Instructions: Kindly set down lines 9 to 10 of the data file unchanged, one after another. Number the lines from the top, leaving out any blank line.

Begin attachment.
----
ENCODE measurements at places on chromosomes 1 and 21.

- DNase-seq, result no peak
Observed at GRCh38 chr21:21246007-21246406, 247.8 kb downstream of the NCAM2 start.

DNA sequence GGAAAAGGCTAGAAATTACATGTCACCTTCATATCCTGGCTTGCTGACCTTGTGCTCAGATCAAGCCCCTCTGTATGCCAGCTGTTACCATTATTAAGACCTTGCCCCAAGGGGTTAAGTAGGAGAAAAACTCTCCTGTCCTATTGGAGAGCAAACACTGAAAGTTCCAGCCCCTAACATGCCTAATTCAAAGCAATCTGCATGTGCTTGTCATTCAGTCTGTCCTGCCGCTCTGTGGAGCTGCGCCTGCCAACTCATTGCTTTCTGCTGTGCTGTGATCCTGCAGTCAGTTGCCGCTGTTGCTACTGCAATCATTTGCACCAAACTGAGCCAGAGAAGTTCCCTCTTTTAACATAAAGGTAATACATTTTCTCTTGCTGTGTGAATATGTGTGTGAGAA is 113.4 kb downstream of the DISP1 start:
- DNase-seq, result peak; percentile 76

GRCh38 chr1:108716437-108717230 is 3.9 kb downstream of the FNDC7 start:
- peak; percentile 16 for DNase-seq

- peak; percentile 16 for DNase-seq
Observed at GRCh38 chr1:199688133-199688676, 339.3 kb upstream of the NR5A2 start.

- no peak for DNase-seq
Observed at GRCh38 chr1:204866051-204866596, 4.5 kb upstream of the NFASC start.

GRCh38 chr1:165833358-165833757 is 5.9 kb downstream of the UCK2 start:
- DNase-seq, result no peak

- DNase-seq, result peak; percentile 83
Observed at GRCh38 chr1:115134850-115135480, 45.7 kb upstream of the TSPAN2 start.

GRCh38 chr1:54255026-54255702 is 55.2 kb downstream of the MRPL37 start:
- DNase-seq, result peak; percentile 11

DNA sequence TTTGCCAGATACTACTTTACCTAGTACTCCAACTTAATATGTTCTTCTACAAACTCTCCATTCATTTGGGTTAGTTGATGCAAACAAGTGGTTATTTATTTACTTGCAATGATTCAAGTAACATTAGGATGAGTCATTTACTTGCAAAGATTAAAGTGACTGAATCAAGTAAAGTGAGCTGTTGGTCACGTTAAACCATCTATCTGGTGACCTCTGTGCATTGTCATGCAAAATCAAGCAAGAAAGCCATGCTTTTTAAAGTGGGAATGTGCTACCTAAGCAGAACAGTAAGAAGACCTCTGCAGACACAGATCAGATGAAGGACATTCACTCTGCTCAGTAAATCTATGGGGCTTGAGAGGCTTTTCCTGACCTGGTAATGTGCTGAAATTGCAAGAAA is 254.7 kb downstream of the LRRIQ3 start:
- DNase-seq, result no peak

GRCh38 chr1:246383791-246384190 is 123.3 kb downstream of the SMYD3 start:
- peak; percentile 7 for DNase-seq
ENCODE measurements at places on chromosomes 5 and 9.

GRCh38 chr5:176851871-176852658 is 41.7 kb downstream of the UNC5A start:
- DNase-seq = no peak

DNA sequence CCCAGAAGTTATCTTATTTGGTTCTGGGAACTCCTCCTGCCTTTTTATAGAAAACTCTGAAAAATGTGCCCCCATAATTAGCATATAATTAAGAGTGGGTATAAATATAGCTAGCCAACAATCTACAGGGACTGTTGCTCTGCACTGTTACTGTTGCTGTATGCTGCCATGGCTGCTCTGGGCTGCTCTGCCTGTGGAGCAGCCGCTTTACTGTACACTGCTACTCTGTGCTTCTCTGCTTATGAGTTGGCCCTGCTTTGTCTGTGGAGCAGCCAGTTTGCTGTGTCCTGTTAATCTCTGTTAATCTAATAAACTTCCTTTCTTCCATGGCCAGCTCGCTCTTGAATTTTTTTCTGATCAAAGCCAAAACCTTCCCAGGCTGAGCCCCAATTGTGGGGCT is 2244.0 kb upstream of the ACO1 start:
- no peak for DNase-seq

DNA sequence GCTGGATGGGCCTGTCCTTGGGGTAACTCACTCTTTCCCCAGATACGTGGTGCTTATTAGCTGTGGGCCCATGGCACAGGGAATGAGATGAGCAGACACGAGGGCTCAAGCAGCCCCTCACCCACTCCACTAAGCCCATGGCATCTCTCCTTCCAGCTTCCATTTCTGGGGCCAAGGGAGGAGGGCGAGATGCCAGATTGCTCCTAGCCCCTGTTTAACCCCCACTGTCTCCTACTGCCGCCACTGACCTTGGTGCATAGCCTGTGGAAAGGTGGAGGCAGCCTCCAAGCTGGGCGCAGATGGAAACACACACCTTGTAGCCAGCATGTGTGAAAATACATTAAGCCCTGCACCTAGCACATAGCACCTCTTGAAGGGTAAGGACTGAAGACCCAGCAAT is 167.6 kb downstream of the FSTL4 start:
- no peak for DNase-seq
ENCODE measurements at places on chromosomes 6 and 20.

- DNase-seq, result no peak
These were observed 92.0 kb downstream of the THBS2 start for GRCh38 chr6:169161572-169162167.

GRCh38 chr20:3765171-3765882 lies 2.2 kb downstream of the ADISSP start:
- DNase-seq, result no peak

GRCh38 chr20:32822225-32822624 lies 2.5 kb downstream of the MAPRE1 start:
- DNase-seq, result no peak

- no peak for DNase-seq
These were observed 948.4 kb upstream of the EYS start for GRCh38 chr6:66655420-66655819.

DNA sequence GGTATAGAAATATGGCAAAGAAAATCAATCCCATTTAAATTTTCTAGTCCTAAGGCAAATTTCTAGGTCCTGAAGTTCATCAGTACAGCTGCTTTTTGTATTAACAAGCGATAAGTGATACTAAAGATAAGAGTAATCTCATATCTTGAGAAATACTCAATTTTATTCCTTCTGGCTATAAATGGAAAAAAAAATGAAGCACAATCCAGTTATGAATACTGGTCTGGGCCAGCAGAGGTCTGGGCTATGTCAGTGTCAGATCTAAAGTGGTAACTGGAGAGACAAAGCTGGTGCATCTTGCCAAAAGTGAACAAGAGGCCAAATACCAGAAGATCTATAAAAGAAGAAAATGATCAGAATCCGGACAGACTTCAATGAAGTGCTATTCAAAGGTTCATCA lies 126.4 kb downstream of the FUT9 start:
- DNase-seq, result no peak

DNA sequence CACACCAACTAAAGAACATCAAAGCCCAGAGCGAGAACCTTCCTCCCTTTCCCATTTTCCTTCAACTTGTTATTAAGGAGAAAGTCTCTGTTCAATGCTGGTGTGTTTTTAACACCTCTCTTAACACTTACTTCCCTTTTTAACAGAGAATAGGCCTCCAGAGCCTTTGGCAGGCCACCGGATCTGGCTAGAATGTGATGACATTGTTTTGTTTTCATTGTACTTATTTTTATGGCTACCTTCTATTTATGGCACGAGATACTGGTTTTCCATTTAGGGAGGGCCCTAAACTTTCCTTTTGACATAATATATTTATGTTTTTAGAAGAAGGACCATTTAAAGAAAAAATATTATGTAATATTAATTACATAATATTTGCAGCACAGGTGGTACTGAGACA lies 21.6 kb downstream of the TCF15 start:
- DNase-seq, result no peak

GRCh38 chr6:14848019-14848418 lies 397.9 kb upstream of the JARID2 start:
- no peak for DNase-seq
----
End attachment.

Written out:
Observed at GRCh38 chr1:199688133-199688676, 339.3 kb upstream of the NR5A2 start.

- no peak for DNase-seq